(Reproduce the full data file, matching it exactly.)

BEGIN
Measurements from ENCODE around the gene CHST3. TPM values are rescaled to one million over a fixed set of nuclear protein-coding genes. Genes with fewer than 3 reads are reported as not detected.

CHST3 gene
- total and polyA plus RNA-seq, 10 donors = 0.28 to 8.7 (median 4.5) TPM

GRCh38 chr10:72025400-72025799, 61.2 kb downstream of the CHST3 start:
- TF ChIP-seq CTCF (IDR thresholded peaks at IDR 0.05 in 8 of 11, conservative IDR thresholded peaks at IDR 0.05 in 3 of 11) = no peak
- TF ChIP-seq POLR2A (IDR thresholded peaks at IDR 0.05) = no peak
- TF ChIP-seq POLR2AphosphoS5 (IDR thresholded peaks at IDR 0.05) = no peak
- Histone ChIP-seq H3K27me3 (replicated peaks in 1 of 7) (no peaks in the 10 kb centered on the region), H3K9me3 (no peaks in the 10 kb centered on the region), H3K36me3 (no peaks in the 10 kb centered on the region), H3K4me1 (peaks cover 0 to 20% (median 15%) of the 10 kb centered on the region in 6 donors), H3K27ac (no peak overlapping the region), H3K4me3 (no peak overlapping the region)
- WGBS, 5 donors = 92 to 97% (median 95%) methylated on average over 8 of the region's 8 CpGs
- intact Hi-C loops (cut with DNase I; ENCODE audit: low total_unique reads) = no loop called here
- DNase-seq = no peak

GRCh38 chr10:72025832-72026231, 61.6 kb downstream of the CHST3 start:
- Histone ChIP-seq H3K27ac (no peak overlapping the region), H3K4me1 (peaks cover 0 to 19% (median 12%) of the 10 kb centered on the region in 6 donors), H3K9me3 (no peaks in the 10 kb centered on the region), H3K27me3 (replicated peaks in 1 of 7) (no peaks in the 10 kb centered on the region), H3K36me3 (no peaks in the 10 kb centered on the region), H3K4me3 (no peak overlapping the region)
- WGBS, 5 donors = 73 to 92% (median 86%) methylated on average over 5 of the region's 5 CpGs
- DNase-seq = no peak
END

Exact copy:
Measurements from ENCODE around the gene CHST3. TPM values are rescaled to one million over a fixed set of nuclear protein-coding genes. Genes with fewer than 3 reads are reported as not detected.

CHST3 gene
- total and polyA plus RNA-seq, 10 donors = 0.28 to 8.7 (median 4.5) TPM

GRCh38 chr10:72025400-72025799, 61.2 kb downstream of the CHST3 start:
- TF ChIP-seq CTCF (IDR thresholded peaks at IDR 0.05 in 8 of 11, conservative IDR thresholded peaks at IDR 0.05 in 3 of 11) = no peak
- TF ChIP-seq POLR2A (IDR thresholded peaks at IDR 0.05) = no peak
- TF ChIP-seq POLR2AphosphoS5 (IDR thresholded peaks at IDR 0.05) = no peak
- Histone ChIP-seq H3K27me3 (replicated peaks in 1 of 7) (no peaks in the 10 kb centered on the region), H3K9me3 (no peaks in the 10 kb centered on the region), H3K36me3 (no peaks in the 10 kb centered on the region), H3K4me1 (peaks cover 0 to 20% (median 15%) of the 10 kb centered on the region in 6 donors), H3K27ac (no peak overlapping the region), H3K4me3 (no peak overlapping the region)
- WGBS, 5 donors = 92 to 97% (median 95%) methylated on average over 8 of the region's 8 CpGs
- intact Hi-C loops (cut with DNase I; ENCODE audit: low total_unique reads) = no loop called here
- DNase-seq = no peak

GRCh38 chr10:72025832-72026231, 61.6 kb downstream of the CHST3 start:
- Histone ChIP-seq H3K27ac (no peak overlapping the region), H3K4me1 (peaks cover 0 to 19% (median 12%) of the 10 kb centered on the region in 6 donors), H3K9me3 (no peaks in the 10 kb centered on the region), H3K27me3 (replicated peaks in 1 of 7) (no peaks in the 10 kb centered on the region), H3K36me3 (no peaks in the 10 kb centered on the region), H3K4me3 (no peak overlapping the region)
- WGBS, 5 donors = 73 to 92% (median 86%) methylated on average over 5 of the region's 5 CpGs
- DNase-seq = no peak